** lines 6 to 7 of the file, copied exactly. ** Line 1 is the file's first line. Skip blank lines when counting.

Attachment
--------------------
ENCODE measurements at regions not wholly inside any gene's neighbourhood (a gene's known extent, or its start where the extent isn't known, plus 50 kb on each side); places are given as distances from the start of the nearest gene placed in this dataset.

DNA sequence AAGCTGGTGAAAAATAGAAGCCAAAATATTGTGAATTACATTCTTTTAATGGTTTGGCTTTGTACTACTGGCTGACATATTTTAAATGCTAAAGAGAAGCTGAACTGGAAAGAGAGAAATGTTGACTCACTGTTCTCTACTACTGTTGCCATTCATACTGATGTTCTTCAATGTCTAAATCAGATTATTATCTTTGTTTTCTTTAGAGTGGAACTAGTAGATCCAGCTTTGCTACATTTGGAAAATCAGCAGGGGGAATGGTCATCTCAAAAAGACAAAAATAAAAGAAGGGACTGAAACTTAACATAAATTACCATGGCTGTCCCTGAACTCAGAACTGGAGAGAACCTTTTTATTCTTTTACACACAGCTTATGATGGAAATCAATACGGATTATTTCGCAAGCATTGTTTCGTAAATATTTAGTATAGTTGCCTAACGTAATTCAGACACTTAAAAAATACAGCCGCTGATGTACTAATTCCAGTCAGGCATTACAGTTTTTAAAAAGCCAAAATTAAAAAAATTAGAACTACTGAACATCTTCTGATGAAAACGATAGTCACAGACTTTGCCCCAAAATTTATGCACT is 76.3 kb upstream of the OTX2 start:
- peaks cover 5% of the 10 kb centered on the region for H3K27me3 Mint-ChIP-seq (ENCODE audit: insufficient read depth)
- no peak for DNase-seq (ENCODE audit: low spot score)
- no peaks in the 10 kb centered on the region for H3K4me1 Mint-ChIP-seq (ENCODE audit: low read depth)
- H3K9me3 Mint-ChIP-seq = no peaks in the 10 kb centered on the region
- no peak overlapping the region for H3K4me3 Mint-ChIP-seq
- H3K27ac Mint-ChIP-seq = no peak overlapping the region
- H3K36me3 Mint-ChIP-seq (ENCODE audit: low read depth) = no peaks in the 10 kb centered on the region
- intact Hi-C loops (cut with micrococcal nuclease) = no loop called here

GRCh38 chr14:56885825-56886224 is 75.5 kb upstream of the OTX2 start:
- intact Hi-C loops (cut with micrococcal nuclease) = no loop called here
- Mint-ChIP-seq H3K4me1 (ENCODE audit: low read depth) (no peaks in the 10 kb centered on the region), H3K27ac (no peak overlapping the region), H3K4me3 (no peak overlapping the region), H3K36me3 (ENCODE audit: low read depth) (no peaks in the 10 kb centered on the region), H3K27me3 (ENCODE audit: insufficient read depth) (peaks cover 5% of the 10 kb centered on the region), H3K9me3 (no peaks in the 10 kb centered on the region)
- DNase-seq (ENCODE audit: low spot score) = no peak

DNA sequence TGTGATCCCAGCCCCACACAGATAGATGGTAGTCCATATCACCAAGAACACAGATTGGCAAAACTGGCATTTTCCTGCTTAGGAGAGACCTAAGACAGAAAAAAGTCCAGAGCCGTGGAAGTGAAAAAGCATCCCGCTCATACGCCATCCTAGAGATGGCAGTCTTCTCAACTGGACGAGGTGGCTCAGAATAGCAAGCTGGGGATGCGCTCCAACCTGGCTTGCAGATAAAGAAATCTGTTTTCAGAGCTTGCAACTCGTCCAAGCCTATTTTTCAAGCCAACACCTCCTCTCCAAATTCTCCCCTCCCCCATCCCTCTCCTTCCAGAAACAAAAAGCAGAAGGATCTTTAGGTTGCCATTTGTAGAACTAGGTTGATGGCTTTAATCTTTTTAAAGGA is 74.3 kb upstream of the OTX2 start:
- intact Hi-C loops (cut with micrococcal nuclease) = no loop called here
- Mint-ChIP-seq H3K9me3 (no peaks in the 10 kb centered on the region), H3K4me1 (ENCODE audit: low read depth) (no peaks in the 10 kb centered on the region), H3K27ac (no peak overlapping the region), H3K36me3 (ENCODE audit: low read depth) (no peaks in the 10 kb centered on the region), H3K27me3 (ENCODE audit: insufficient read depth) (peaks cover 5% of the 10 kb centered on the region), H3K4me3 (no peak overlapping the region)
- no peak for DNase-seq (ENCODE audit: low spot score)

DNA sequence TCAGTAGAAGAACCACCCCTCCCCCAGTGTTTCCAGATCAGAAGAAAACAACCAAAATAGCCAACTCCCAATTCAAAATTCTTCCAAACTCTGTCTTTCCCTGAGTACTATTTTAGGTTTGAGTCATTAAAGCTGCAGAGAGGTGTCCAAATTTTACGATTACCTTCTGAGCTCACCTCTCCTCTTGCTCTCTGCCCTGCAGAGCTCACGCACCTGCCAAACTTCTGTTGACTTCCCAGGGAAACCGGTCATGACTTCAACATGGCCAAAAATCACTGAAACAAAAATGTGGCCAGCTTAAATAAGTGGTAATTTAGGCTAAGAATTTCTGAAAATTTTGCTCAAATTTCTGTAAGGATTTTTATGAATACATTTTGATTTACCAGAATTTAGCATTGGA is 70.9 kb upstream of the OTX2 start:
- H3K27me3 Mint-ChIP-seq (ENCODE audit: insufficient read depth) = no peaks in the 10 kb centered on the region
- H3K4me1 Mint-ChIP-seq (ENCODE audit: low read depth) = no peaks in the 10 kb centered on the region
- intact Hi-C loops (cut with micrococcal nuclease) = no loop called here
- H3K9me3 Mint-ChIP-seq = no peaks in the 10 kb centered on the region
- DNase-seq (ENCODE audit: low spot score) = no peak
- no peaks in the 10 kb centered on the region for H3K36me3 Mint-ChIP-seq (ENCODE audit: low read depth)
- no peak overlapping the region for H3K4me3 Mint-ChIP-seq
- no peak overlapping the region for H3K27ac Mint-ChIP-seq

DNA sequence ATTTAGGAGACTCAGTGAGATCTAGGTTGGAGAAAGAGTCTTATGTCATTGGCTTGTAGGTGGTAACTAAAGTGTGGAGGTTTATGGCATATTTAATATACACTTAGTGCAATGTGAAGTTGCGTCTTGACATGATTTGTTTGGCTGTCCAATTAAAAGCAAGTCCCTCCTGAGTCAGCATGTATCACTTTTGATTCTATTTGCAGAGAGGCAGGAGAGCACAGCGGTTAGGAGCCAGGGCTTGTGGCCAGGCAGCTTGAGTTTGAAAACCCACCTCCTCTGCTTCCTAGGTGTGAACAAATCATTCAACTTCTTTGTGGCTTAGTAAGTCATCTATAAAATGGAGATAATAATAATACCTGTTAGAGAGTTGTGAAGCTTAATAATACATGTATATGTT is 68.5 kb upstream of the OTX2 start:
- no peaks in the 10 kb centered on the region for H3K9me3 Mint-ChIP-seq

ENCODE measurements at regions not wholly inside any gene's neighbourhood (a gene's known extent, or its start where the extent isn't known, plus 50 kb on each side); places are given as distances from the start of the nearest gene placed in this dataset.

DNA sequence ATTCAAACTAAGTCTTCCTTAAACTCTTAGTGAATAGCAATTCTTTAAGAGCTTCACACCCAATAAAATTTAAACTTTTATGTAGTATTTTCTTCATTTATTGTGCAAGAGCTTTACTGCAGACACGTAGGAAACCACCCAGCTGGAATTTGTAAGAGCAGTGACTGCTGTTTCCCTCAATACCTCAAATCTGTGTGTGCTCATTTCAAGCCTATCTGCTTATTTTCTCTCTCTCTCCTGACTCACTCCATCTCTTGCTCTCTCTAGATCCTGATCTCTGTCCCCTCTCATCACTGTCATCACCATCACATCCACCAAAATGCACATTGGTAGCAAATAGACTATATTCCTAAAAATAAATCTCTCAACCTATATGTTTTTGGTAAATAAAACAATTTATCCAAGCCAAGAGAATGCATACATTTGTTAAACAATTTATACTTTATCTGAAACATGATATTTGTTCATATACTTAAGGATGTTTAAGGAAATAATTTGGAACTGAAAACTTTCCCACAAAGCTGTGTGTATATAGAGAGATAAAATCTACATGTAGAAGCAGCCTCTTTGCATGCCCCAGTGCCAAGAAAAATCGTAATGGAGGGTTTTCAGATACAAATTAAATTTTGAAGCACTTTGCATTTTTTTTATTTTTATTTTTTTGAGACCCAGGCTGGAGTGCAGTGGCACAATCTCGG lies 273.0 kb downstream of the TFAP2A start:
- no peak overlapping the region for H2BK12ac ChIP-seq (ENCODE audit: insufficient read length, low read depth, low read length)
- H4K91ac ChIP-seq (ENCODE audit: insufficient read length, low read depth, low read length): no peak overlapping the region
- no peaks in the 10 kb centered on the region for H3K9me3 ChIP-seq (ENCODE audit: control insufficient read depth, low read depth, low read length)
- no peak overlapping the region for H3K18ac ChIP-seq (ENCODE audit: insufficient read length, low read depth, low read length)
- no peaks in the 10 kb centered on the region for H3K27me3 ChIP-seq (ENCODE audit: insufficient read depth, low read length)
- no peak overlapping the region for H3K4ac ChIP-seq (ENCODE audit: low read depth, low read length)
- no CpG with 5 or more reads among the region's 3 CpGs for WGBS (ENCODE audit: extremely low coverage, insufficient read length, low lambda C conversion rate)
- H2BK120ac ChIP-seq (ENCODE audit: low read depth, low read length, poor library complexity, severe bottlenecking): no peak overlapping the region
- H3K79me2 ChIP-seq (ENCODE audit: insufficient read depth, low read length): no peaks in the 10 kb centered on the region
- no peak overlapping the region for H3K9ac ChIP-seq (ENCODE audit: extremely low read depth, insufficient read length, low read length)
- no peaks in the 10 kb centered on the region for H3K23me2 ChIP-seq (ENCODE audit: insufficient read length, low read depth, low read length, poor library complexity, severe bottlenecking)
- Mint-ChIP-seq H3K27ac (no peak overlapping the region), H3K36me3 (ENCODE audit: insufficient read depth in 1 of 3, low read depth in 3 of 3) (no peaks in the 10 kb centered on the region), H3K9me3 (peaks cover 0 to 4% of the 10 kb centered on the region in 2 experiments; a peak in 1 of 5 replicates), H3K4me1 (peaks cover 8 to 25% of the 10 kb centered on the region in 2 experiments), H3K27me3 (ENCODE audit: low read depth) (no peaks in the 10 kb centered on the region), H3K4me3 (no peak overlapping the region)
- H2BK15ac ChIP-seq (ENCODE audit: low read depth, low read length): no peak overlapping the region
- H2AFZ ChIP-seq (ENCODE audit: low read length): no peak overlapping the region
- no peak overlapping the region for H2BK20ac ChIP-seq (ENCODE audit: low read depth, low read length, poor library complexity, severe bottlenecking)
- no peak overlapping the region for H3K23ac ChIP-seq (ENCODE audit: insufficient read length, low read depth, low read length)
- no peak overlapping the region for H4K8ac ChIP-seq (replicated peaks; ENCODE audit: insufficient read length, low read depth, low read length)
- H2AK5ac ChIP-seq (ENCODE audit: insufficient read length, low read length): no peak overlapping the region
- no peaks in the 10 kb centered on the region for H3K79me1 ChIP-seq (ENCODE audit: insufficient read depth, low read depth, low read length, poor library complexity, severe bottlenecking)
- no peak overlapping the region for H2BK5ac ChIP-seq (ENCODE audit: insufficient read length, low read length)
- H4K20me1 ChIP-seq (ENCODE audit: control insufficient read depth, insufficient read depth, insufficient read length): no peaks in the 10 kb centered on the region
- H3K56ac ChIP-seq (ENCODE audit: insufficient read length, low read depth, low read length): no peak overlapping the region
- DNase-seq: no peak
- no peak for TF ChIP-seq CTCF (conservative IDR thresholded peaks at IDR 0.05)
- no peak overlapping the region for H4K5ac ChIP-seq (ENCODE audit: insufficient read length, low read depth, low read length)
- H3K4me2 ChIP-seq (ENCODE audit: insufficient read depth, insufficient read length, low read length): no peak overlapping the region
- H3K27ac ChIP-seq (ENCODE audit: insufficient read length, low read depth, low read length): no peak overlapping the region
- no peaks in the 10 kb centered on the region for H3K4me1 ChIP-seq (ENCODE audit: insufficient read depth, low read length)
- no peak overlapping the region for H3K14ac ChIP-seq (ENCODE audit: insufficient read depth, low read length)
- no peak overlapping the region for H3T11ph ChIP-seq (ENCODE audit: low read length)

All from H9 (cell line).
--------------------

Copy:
- H3K9me3 Mint-ChIP-seq = no peaks in the 10 kb centered on the region
- no peak overlapping the region for H3K4me3 Mint-ChIP-seq